LAMMAS SABBAT BLESSINGS TO YOU AND YOURS
“On August 1, it’s time to celebrate Lammas, or Lughnasadh, depending on which one you prefer, if you live in the Northern Hemisphere. This summer sabbat marks the season of the grain harvest, and is a time when many people are gathering their crops so they can start preparing for later on. In some traditions, it’s a time to honor the Celtic craftsman god, Lugh, by celebrating your skills and talents.
If you’re one of our Southern Hemisphere readers, that means you’re gearing up for Imbolc, the season of Brighid, and a celebration of light and fire. Be sure to read the links in the sidebar on the right for Imbolc information and ideas. No matter which of these you may be observing, may you and your family have a beautiful and blessed Sabbat!
PAGAN LAMMAS HOLIDAY HISTORY:
Welcoming The Harvest
The Beginning of the Harvest
At Lammas, also called Lughnasadh, the hot days of August are upon us, much of the earth is dry and parched, but we still know that the bright reds and yellows of the harvest season are just around the corner. Apples are beginning to ripen in the trees, our summer vegetables have been picked, corn is tall and green, waiting for us to come gather the bounty of the crop fields. Now is the time to begin reaping what we have sown, and gathering up the first harvests of grain, wheat, oats, and more. This holiday can be celebrated either as a way to honor the god Lugh, or as a celebration of the harvest.
Celebrating Grain in Ancient Cultures
Grain has held a place of importance in civilization back nearly to the beginning of time. Grain became associated with the cycle of death and rebirth. The Sumerian god Tammuz was slain and his lover Ishtar grieved so heartily that nature stopped producing. Ishtar mourned Tammuz, and followed him to the Underworld to bring him back, similar to the story of Demeter and Persephone. In Greek legend, the grain god was Adonis. Two goddesses, Aphrodite and Persephone, battled for his love. To end the fighting, Zeus ordered Adonis to spend six months with Persephone in the Underworld, and the rest with Aphrodite.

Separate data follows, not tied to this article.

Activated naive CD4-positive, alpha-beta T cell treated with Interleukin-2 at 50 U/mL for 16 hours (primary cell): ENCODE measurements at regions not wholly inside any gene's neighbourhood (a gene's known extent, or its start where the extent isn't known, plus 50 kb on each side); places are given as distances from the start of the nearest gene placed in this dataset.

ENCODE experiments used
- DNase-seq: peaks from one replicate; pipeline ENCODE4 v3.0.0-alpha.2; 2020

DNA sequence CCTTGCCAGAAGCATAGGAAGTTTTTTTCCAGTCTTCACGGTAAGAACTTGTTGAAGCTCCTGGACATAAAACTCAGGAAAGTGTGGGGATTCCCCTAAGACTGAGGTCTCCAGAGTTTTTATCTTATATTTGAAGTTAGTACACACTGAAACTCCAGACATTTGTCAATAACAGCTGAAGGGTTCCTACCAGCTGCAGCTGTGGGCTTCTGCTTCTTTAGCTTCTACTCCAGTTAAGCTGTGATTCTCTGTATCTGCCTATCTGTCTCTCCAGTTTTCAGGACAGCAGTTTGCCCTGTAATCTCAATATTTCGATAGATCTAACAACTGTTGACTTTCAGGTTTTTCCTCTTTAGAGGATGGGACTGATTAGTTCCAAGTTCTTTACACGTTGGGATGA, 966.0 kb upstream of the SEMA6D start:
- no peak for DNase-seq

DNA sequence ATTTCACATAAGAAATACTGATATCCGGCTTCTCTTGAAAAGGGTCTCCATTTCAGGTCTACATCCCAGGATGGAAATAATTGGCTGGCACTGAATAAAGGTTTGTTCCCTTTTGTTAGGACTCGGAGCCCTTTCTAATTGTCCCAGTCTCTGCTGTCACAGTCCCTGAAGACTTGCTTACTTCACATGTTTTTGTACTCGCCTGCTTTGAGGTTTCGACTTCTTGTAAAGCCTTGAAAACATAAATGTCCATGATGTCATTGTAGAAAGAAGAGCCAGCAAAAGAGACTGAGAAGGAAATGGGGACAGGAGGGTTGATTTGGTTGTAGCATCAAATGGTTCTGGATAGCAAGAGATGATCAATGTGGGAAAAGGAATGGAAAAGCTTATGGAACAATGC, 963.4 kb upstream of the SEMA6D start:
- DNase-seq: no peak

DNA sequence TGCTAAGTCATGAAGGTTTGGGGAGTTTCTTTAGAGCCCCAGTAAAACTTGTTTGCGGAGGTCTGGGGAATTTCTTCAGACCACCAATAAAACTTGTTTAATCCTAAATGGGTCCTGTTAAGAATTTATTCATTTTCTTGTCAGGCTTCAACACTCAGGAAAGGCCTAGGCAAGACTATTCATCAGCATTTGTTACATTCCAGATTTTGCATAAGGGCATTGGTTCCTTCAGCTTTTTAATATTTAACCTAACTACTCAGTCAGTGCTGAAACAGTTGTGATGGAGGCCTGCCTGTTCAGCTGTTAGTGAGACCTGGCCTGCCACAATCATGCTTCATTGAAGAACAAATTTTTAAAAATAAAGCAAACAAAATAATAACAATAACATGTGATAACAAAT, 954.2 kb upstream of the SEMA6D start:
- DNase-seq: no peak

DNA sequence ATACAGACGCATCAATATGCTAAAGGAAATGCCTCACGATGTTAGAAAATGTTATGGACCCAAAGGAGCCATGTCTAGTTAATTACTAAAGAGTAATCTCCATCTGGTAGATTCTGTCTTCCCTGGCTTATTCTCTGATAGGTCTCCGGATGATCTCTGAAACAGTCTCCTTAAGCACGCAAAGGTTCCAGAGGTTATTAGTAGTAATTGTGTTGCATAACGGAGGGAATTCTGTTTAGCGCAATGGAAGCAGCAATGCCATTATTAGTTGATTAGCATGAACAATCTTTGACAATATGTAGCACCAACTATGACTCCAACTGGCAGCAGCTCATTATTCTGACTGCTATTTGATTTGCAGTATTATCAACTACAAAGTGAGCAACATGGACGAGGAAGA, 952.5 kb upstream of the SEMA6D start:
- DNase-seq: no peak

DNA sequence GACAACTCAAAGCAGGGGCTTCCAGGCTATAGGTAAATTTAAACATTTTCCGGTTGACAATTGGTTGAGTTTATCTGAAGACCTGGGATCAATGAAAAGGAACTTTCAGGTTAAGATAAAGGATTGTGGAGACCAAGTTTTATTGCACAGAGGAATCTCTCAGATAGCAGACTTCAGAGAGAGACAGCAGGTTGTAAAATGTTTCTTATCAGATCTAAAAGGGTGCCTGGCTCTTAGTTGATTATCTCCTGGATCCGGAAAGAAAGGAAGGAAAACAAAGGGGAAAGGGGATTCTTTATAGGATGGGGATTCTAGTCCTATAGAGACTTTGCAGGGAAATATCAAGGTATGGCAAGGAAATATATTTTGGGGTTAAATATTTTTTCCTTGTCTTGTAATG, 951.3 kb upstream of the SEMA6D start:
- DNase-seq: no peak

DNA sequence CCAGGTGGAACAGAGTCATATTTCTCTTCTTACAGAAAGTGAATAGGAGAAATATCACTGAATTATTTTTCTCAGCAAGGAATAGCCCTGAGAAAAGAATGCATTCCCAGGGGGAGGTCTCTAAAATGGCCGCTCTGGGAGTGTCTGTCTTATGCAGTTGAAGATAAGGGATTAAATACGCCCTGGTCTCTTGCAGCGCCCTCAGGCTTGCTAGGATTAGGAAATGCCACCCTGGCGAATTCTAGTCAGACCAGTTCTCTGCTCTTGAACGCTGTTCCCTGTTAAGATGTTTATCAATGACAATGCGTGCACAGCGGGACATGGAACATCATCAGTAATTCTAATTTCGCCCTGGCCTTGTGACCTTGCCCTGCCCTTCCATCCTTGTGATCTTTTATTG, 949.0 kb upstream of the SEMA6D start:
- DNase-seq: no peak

A Feast of Bread
In early Ireland, it was a bad idea to harvest your grain any time before Lammas — it meant that the previous year’s harvest had run out early, and that was a serious failing in agricultural communities. However, on August 1, the first sheafs of grain were cut by the farmer, and by nightfall his wife had made the first loaves of bread of the season. The word Lammas derives from the Old English phrase hlaf-maesse, which translates to loaf mass. In early Christian times, the first loaves of the season were blessed by the Church.
Honoring Lugh, the Skillful God
In some Wiccan and modern Pagan traditions, Lammas is also a day of honoring Lugh, the Celtic craftsman god. He is a god of many skills, and was honored in various aspects by societies both in the British Isles and in Europe. Lughnasadh (pronounced Loo-NAS-ah) is still celebrated in many parts of the world today. Lugh’s influence appears in the names of several European towns.